Loss and Beginnings: What the New Year Can Bring 


I would like to address two recent losses and how their reality has fueled hope for the new year.  Perhaps you will get an idea or two for your own spiritual ‘take’ as one year winds down and a new one begins.

I first met Fr. Don Cozzens late in the early1980’s at a conference where I was speaking on Media and the Church.  He was excited about the talk in which I outlined that the diocese of the future would have to subscribe to a volcanic eruption of social media and we would need a theology of media to understand and use that media wisely.  I said we will have Masses being streamed, personal conferences with the homebound through televised means, and even meetings in parishes and dioceses extended through these same means (witness Zoom, not to mention the massive streaming of liturgies due to Covid!)  After I laid out the vision as I saw it, Don came up to me enthusiastically and blurted out: “I want to help you develop this further!” 

That was the beginning of a friendship.  Frequently, we met for coffee or dinner but I was laboring for a post-graduate degree and Don was accepting diocesan assignments as rector of the seminary while also teaching there.  He shared with me the concerns he had as his first book, The Changing Face of the Catholic Priesthood was nearing completion but I was not prepared for the tidal storm it would cause and I’m not sure he was either.  As Father Tom Mahoney, homilist for Don’s funeral said, “Don spoke truth to power.”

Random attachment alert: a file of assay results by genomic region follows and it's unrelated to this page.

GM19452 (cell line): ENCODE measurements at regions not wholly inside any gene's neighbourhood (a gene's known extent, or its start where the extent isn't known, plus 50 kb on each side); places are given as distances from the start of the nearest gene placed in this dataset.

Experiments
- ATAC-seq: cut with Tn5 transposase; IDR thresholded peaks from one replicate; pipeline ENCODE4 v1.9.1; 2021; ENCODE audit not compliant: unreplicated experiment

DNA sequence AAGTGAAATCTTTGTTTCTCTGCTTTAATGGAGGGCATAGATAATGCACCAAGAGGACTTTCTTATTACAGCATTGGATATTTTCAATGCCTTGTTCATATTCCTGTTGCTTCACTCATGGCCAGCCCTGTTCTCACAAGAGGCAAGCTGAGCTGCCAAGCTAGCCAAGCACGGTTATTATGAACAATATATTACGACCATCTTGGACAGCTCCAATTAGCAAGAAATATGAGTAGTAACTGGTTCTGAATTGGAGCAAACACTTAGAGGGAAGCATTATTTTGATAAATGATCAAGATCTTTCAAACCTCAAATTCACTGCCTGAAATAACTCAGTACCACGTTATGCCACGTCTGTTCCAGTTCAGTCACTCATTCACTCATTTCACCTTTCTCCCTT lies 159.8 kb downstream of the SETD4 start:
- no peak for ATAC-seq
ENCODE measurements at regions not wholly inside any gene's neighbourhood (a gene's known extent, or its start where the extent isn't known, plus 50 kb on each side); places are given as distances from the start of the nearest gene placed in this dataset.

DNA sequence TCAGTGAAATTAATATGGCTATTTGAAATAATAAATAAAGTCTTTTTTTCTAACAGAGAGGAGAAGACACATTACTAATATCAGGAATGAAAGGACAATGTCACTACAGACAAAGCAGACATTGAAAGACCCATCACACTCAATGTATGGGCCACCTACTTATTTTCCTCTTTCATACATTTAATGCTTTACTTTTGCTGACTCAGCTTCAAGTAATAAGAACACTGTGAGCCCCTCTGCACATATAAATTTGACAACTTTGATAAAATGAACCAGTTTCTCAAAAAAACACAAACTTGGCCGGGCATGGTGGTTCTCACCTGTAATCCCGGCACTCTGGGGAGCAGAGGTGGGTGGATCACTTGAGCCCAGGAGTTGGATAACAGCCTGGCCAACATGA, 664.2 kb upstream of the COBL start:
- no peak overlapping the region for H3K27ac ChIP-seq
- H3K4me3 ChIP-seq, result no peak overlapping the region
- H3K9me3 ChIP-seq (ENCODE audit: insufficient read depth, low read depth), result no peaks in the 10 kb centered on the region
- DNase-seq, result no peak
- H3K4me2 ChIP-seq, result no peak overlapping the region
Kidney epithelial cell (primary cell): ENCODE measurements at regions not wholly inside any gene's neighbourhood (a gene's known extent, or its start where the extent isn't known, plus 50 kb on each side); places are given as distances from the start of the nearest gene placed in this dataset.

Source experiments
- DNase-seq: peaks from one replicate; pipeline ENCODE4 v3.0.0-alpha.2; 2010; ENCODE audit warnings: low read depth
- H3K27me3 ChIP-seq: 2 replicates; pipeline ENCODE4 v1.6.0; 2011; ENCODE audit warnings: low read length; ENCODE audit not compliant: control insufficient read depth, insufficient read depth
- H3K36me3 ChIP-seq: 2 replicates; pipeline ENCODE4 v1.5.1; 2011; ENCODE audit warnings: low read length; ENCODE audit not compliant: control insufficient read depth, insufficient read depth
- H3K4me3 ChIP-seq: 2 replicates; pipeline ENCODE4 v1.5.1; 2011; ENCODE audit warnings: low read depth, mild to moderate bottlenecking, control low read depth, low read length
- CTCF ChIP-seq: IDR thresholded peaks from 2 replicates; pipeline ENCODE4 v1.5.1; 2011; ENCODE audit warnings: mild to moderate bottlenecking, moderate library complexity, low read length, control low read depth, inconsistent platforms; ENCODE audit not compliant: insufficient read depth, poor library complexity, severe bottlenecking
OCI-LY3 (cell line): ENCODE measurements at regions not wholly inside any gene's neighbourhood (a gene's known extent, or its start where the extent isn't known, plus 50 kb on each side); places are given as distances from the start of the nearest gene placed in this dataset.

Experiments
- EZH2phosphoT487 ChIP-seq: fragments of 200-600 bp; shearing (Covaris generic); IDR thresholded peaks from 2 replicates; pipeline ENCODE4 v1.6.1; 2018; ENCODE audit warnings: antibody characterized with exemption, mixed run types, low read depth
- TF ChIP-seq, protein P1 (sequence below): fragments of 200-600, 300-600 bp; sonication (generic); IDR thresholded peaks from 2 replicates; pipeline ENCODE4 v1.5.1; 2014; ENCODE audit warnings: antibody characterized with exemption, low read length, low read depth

What most people do not see in such a challenged public life, is the disappointment and personal toll negative reactions take on the psyche of the person.  Don’s passing struck me deeply for this reason and the sudden awareness that a prophetic voice had been silenced.

Then, a few days later I learned of the death of Sister Noreen Marie George, an Adrian Dominican with whom I enjoyed a casual though much cherished friendship.  We met when I had to return to a local Catholic high school for added credits to enter college sixty years ago.  I was already a professed Sister and self-consciously chose a seat in the back of her